Tuesday, 16 April 2013

John Bracewell: Introducing new terminology for winning

King John clearly has a very different strategy in mind in order to get the best out of the Gloucester youngsters this year; talking nonsense.

In an interview with BBC Radio Bristol, John described our bowling at Chelmsford last week as

"We're probably slightly short of a trot on our bowling combinations but we've probably learnt more positives than negatives."

What the hell does that mean? What is a 'trot'?

We're aware of using the word trot in regards to a period of time (i.e. Alex Gidman is going through a bad trot) but this doesn't really make any sense in the context of what King John is saying. but then maybe this is the point. Has Bracewell decided that with such a young squad, packed full of players who only know how to speak in text speak and struggle form sentences of more than 140 characters, that the best way to motivate the lads is to invent words to make them feel better.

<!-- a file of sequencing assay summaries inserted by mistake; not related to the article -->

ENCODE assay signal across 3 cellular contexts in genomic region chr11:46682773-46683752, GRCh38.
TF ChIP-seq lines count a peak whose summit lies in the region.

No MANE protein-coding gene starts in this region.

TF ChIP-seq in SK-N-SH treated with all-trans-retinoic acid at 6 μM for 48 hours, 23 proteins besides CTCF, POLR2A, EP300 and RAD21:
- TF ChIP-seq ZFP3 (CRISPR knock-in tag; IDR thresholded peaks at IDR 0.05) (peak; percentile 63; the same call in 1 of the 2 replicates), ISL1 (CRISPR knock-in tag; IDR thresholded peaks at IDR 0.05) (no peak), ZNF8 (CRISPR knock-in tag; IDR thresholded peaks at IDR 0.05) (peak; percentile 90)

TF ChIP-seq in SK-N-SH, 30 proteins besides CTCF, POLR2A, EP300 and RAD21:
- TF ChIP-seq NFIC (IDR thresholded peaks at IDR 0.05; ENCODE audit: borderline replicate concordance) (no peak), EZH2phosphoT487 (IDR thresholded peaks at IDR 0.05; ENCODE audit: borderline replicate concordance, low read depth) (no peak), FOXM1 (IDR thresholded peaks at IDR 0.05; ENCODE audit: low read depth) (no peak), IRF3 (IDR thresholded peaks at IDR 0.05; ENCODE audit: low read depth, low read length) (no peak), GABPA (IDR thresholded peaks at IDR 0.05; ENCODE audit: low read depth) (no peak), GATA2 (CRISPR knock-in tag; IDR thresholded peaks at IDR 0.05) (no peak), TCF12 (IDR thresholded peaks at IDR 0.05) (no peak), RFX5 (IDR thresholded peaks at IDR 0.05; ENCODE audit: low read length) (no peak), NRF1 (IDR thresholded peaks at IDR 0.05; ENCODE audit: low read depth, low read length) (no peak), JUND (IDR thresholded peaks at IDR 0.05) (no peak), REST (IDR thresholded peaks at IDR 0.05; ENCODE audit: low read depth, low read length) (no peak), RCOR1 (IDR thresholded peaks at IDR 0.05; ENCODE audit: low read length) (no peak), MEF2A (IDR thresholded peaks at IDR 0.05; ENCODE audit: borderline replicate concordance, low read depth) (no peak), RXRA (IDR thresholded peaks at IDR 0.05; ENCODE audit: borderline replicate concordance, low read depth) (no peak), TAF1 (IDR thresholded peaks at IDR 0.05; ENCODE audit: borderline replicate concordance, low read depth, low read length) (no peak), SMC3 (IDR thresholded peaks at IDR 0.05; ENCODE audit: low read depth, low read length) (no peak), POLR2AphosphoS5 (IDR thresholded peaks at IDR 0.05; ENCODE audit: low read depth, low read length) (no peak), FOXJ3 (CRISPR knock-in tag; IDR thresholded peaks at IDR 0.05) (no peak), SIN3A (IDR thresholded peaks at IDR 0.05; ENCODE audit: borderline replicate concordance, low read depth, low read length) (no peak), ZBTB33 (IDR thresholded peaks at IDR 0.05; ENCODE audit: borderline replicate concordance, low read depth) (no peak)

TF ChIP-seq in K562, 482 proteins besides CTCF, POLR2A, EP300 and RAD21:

Essentially Bracewell is saying 'we didn't have much depth to our bowling after we'd made the early breakthrough with the new ball'. However, to not dispirit the boys he is going to come up with his own phrases to throw them off.


  1. Being short of a trot means that they were struggling to go faster than walking pace. ie they weren't ready.

    It's not a particularly uncommon thing for someone from the middle of NZ's North Island to say.

    1. Mykuhl, thanks for clearing this up for us. One of the benefits of the Jessop Tavern View's cosmopolitan international readership is that we don't have to rely on our own, limited knowledge of Kiwi slang!